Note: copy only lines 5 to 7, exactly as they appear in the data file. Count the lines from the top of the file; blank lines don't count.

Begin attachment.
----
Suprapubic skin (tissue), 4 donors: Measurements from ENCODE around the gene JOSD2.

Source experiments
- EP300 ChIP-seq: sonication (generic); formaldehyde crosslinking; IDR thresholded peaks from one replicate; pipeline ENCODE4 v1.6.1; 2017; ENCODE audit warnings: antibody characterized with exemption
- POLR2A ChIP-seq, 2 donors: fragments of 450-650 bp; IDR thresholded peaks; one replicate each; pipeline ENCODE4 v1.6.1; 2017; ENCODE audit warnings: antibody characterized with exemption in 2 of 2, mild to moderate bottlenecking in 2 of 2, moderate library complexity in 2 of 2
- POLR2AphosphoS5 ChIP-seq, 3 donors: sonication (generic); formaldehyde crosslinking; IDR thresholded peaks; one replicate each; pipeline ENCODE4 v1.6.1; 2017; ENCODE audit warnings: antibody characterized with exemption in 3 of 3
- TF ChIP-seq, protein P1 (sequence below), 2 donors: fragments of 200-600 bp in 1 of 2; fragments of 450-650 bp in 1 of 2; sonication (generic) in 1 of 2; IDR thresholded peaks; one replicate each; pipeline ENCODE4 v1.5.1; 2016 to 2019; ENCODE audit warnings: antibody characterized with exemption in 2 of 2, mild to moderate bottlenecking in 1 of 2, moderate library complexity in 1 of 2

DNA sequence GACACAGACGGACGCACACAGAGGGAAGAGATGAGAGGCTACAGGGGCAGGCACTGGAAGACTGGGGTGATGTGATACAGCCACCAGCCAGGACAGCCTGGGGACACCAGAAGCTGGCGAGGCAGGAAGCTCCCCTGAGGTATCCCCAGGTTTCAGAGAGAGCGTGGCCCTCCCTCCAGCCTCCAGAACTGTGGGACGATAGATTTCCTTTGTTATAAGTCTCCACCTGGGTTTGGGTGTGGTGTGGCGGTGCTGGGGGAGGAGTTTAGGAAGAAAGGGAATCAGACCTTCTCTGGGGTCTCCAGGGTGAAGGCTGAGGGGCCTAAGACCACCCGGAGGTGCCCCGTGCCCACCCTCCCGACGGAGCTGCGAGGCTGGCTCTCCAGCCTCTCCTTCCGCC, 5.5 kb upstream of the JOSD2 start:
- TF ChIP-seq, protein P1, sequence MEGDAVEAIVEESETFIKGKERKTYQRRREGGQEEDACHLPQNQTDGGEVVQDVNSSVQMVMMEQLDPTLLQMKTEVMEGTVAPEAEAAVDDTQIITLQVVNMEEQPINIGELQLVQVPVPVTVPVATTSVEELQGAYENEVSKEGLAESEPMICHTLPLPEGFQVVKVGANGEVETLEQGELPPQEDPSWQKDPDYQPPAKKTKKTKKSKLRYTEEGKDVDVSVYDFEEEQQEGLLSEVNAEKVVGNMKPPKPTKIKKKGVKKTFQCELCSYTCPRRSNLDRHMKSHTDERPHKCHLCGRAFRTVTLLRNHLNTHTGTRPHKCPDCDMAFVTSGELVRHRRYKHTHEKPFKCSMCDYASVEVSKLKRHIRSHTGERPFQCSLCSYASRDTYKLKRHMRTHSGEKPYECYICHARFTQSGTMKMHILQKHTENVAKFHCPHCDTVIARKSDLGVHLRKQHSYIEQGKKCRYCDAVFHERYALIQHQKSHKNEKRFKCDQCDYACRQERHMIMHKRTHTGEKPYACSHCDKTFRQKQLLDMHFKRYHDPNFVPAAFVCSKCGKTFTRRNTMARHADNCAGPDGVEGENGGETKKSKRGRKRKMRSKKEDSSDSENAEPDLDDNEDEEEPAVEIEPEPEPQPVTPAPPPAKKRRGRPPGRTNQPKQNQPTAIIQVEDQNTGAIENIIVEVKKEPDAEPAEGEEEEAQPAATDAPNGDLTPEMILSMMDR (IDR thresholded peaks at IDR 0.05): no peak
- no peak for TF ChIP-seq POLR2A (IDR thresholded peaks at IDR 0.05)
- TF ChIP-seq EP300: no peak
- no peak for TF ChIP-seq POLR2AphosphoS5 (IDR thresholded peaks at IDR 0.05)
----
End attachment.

- POLR2AphosphoS5 ChIP-seq, 3 donors: sonication (generic); formaldehyde crosslinking; IDR thresholded peaks; one replicate each; pipeline ENCODE4 v1.6.1; 2017; ENCODE audit warnings: antibody characterized with exemption in 3 of 3
- TF ChIP-seq, protein P1 (sequence below), 2 donors: fragments of 200-600 bp in 1 of 2; fragments of 450-650 bp in 1 of 2; sonication (generic) in 1 of 2; IDR thresholded peaks; one replicate each; pipeline ENCODE4 v1.5.1; 2016 to 2019; ENCODE audit warnings: antibody characterized with exemption in 2 of 2, mild to moderate bottlenecking in 1 of 2, moderate library complexity in 1 of 2

DNA sequence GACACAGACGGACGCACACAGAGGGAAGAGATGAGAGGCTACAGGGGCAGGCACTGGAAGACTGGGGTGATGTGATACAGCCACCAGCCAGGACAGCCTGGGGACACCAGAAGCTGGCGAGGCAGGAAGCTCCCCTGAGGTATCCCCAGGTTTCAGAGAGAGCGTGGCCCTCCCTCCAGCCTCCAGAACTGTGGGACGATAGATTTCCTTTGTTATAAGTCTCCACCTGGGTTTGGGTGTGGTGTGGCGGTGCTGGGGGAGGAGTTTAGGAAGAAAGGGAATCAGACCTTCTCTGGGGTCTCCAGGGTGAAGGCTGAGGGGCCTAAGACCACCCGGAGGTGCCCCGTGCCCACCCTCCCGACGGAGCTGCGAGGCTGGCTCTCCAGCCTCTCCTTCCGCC, 5.5 kb upstream of the JOSD2 start: